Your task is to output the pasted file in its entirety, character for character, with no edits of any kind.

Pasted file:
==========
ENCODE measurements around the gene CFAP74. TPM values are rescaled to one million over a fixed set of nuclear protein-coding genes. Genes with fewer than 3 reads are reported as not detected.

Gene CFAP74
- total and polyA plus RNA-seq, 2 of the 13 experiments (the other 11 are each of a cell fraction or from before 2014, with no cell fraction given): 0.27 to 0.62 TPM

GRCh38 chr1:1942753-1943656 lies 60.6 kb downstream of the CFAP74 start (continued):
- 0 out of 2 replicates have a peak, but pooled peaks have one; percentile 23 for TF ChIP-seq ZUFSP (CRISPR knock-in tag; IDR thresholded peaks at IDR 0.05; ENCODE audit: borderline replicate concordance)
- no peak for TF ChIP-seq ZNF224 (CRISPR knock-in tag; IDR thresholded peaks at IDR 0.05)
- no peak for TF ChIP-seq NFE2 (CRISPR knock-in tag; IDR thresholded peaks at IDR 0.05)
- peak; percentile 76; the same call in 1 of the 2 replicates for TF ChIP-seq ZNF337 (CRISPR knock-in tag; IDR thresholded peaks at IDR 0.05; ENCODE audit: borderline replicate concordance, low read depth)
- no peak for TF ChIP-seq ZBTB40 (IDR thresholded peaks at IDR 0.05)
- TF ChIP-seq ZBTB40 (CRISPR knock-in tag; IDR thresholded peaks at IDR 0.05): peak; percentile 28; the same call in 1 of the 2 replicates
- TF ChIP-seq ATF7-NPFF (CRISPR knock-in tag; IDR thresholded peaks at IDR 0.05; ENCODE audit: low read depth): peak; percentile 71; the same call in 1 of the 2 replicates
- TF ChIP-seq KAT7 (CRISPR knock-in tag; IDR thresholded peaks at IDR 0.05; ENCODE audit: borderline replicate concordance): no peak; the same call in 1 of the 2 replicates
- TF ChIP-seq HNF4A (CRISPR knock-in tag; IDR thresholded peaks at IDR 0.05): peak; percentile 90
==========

ENCODE measurements around the gene CFAP74. TPM values are rescaled to one million over a fixed set of nuclear protein-coding genes. Genes with fewer than 3 reads are reported as not detected.

Gene CFAP74
- total and polyA plus RNA-seq, 2 of the 13 experiments (the other 11 are each of a cell fraction or from before 2014, with no cell fraction given): 0.27 to 0.62 TPM

GRCh38 chr1:1942753-1943656 lies 60.6 kb downstream of the CFAP74 start (continued):
- 0 out of 2 replicates have a peak, but pooled peaks have one; percentile 23 for TF ChIP-seq ZUFSP (CRISPR knock-in tag; IDR thresholded peaks at IDR 0.05; ENCODE audit: borderline replicate concordance)
- no peak for TF ChIP-seq ZNF224 (CRISPR knock-in tag; IDR thresholded peaks at IDR 0.05)
- no peak for TF ChIP-seq NFE2 (CRISPR knock-in tag; IDR thresholded peaks at IDR 0.05)
- peak; percentile 76; the same call in 1 of the 2 replicates for TF ChIP-seq ZNF337 (CRISPR knock-in tag; IDR thresholded peaks at IDR 0.05; ENCODE audit: borderline replicate concordance, low read depth)
- no peak for TF ChIP-seq ZBTB40 (IDR thresholded peaks at IDR 0.05)
- TF ChIP-seq ZBTB40 (CRISPR knock-in tag; IDR thresholded peaks at IDR 0.05): peak; percentile 28; the same call in 1 of the 2 replicates
- TF ChIP-seq ATF7-NPFF (CRISPR knock-in tag; IDR thresholded peaks at IDR 0.05; ENCODE audit: low read depth): peak; percentile 71; the same call in 1 of the 2 replicates
- TF ChIP-seq KAT7 (CRISPR knock-in tag; IDR thresholded peaks at IDR 0.05; ENCODE audit: borderline replicate concordance): no peak; the same call in 1 of the 2 replicates
- TF ChIP-seq HNF4A (CRISPR knock-in tag; IDR thresholded peaks at IDR 0.05): peak; percentile 90